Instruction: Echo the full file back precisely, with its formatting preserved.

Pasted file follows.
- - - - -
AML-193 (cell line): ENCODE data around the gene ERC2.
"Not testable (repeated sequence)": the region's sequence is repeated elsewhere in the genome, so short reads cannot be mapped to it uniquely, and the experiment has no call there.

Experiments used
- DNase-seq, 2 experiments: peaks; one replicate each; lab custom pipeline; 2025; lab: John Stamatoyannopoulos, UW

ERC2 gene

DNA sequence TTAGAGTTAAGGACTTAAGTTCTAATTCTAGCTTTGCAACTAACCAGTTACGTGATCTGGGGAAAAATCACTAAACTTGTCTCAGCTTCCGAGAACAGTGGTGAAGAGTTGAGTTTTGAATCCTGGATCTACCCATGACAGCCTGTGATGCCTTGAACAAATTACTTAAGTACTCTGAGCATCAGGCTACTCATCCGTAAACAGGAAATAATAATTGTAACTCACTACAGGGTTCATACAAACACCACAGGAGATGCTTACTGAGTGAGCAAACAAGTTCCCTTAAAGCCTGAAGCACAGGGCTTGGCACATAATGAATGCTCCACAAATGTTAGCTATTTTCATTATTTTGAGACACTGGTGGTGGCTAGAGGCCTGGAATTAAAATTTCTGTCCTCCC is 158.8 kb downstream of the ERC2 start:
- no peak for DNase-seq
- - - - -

AML-193 (cell line): ENCODE data around the gene ERC2.
"Not testable (repeated sequence)": the region's sequence is repeated elsewhere in the genome, so short reads cannot be mapped to it uniquely, and the experiment has no call there.

Experiments used
- DNase-seq, 2 experiments: peaks; one replicate each; lab custom pipeline; 2025; lab: John Stamatoyannopoulos, UW

ERC2 gene

DNA sequence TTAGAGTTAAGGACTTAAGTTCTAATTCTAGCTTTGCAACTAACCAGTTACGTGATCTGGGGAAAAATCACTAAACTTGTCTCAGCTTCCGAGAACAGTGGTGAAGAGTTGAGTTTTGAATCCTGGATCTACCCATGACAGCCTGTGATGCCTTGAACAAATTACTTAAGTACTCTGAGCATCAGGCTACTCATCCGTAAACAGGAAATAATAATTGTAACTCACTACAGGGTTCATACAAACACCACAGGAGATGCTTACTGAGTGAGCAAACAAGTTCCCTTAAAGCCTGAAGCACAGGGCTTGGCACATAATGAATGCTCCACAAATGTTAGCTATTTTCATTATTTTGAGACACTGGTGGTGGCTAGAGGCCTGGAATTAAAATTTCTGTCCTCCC is 158.8 kb downstream of the ERC2 start:
- no peak for DNase-seq